I don't think you can. If you dig into the arcpy source you'll find that arcpy.Describe essentially returns a wrapper around a non-python binary object (see line 369 in <install dir>\ArcGIS\Pro\Resources\ArcPy\arcpy\geoprocessing\_base.py) which doesn't have a class you can inherit from.
However, you could fake a subclass, by creating a stand-alone ...
If you are using the ArcMap application rather than the ArcGIS Pro application of the ArcGIS Desktop product then I believe you will need to use the ArcPy that installs with ArcMap and that requires you to use Python 2.x.
The normal way to use conda is to activate an environment where proj is installed, which sets PROJ_LIB to the correct path.
However, it's not always possible to run "activate", for instance from PyCharm or Spyder IDEs. Here is my workaround that works for a few scenarios:
# workaround if activate is not called
conda_prefix = os.environ.get('...
I just struggled through this. ArcGIS Pro (v2.5) doesn't seem to support all of the dependencies for fiona v1.8.6, even though that is the recommended install version. If you downgrade fiona to 1.8.4, all of the other dependent modules will subsequently downgrade. After the downgrade, everything imported fine for me.
Got this error too when all my GIS related packages (geopandas, gdal, fiona) that all seem to rely on that libfontconfig randomnly broke.
In terminal, I had to first install the fontconfig package using brew
brew install fontconfig
Navigate to your python install path, which is in your error:
Rename the libfontconfig to a ...
If those steps are exactly what you did the problem may be that you installed the package in the wrong environment.
Prior to installing qgis (step 2) you have not activated the environment which means qgis is installed in you base environment. You are then trying to add the path to a library outside of the environment which can be tricky for an application ...
The EE Python API has been updated, breaking backwards compatibility. This is the way you get the tile URL these days:
map_id = ee.Image(ee_image_object).getMapId()
tile_fetcher = map_id['tile_fetcher']
To return to this question, I ended up giving up and configuring the users' computers myself so the script could run on double-click as a .py. As Vince said, it's a stubborn licensing issue with arcpy.
For passersby who may be interested in accomplishing what I could not, this may be a helpful resource: https://community.esri.com/t5/python-questions/using-...
Pyinstaller should be able to do this for you as long it was installed in the same environment as the dependencies (modules/libraries) for your script. Pyinstaller finds all import statements in your script and can compile everything into a single .exe file.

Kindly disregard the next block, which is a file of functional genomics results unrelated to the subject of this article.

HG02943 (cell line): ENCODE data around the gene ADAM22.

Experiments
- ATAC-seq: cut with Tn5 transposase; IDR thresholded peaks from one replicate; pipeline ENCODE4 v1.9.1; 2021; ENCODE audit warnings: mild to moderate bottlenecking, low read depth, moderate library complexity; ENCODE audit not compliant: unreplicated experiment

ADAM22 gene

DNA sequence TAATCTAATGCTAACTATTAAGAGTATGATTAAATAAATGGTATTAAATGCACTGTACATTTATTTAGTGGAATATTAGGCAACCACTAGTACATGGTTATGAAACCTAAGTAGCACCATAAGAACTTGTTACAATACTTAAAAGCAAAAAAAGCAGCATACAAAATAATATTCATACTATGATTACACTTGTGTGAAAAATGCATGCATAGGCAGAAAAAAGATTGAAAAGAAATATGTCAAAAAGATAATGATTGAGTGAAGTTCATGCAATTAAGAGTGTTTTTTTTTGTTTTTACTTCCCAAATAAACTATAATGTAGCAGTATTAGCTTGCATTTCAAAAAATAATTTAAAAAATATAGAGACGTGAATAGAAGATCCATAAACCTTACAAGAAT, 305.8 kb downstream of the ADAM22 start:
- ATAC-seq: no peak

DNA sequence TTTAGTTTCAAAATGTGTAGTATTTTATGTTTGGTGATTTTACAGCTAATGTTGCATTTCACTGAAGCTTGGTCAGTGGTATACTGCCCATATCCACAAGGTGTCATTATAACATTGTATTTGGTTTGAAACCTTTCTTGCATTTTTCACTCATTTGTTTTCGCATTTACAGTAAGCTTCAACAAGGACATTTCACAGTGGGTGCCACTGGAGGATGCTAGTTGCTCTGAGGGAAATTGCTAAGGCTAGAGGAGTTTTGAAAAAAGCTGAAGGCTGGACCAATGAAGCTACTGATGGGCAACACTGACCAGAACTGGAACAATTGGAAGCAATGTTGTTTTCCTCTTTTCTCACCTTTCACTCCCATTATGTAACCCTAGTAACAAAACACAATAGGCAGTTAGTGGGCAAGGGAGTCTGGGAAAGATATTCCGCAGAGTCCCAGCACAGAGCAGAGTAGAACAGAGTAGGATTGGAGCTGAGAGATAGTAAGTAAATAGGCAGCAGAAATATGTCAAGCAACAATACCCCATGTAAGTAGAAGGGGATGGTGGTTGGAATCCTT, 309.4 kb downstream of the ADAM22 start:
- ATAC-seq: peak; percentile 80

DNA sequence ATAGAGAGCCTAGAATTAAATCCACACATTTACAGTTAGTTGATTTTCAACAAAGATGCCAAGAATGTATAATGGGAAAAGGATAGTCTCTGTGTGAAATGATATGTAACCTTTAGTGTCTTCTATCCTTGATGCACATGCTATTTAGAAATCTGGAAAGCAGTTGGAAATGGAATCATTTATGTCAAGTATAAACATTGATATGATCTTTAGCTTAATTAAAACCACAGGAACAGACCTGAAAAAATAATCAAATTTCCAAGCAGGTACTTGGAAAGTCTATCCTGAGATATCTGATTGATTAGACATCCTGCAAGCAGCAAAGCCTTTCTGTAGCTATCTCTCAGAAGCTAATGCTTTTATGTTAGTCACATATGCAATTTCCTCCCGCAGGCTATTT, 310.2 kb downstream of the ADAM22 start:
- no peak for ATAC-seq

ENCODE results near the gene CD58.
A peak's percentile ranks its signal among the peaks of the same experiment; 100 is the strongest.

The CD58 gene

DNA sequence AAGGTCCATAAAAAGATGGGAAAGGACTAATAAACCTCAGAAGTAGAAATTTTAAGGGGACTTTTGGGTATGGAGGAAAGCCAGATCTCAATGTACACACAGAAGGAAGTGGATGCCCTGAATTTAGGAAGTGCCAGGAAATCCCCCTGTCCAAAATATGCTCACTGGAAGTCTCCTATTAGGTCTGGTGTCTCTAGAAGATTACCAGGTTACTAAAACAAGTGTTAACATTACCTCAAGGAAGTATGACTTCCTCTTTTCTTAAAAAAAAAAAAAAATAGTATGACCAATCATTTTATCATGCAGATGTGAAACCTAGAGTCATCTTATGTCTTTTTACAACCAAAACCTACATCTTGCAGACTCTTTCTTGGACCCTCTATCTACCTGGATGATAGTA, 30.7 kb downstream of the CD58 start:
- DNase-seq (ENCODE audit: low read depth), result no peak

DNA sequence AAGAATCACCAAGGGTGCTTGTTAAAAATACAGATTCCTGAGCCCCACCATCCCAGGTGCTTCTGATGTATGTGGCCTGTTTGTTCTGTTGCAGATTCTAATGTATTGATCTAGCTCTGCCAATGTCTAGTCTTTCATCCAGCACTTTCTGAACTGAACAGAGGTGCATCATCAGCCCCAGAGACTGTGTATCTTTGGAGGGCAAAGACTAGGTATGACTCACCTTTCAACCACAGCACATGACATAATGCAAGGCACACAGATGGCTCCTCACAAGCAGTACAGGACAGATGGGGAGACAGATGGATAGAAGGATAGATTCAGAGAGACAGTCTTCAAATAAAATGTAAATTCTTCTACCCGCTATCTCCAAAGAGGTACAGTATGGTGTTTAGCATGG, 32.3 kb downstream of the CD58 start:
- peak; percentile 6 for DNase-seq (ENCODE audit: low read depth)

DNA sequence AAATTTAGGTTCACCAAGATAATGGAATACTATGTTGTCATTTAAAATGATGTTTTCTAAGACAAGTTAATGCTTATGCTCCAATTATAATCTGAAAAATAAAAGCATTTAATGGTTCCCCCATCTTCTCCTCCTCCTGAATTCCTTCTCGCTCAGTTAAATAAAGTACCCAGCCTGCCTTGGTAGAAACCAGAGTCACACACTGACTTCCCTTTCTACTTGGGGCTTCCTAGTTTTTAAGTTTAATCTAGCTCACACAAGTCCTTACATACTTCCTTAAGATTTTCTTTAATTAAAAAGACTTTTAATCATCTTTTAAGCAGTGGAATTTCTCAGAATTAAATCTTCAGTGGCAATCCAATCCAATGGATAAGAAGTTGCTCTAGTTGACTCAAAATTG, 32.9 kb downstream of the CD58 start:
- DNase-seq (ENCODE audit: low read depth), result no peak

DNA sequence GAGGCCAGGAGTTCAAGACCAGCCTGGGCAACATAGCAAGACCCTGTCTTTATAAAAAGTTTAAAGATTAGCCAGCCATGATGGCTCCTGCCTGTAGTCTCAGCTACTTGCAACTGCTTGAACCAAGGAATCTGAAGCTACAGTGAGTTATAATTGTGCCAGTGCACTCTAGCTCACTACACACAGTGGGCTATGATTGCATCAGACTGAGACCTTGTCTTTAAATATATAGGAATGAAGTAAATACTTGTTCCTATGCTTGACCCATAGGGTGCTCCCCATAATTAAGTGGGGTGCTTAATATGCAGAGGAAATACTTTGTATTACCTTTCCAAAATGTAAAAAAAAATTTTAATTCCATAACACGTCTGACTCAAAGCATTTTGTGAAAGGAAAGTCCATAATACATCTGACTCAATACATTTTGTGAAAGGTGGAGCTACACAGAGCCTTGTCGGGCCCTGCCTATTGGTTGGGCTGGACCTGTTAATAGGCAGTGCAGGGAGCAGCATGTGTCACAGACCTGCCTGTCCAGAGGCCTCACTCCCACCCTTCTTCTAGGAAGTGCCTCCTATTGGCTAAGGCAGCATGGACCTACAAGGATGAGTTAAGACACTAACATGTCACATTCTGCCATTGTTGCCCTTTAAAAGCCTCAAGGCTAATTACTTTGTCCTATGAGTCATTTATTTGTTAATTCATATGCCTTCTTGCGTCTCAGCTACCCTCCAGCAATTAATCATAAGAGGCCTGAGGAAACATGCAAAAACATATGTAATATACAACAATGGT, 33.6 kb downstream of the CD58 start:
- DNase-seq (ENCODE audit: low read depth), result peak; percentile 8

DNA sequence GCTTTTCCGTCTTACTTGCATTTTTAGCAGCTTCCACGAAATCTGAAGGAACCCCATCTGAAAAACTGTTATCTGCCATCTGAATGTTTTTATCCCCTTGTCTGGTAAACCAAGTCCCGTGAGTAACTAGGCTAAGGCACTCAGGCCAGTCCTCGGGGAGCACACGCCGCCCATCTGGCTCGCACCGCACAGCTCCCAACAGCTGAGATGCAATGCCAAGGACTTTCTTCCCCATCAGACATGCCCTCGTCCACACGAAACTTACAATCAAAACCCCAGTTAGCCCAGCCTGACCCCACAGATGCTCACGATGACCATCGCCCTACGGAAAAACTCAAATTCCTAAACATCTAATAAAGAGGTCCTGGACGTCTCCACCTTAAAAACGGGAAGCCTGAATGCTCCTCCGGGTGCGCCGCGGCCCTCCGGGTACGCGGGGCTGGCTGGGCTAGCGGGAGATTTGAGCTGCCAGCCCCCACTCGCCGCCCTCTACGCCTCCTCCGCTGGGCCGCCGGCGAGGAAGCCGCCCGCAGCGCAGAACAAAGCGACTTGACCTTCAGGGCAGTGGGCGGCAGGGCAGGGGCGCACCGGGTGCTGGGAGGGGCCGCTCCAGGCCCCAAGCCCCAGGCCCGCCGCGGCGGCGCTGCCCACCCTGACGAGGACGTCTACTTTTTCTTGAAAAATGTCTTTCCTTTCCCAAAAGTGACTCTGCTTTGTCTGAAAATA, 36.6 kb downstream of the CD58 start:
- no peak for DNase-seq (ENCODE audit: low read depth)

Since you're on Windows 10, search for "Python Command Prompt". This will open a window with the current default ArcGIS Pro python environment activated. Pip and other python modules should work normally, as well as conda.
The environmental variable PROJ_LIB needed to be set to the location of the files used by the proj library. In my case that was in the following directory:
Editing the build configuration in PyCharm allows for modification of environmental variables. See this tutorial.
Add these commands to your code at the beginning. Your issue will be solved.
os.environ['PROJ_LIB'] = 'C:\\Users\\Sai kiran\\anaconda3\\envs\\sai\\Library\\share\\proj'
os.environ['GDAL_DATA'] = 'C:\\Users\\Sai kiran\\anaconda3\\envs\sai\\Library\\share'
Search for the location of your proj.db file in your anaconda directory and replace the same ...
To use GDAL and/or PROJ from conda, you need to activate the environment, which sets the necessary environment variables (including GDAL_DATA and PROJ_LIB).
If you have conda on your path, it's simply conda activate base (or other environment).
If you don't have conda on your path, you can activate this a bit differently. For example, to activate the "base"...
Hopefully somebody who understands the internal processes better than me can provide an answer.
You can add GDAL to your Anaconda installation, and use it this way for example:
import ogr # it should also be available if gdal is present
And then use these packages in your standalone script, which reproduces the internal processing of QGIS. ...
Only QGIS 2.18 is available for Linux via conda-forge and it requires Python 2.7.
conda create -c conda-forge -n qgisenv qgis
You won't be able to install matplotlib though. I'm not sure where the fault is.
If you restrict packages to the conda-forge channel (conda create/install -c conda-forge --override-channels etc...) then QGIS 2 conflicts ...
Treat conda envs as disposable. If you have trouble installing gdal into an existing environment, ignore it and create a new env conda create -n mynew env gdal other packages etc...
Never install stuff into your default ("root") environment. Don't have 2 root conda installs (miniconda2 and miniconda3), just install one and use it to create separate ...
I think the problem is in the Anaconda version that you are using. You should install Anaconda 2 (32 bit) not Anaconda 3 (32 bit). ArcGIS 10.4 works with python 2 which is 2.7 which is included in Anaconda 2. ArcGIS 10.4 does not work with Python 3.6 which is included in Anaconda 3 which you already use and stated in your question.
I am using Anaconda 2 (...
I've found that the dependency versions are a bit messed up. GDAL is relying on there being older versions of certain libraries, but newer ones are installed by default. I've managed to get it working by forcing older versions of some of the dependencies. A minimal working environment.yml looks like this: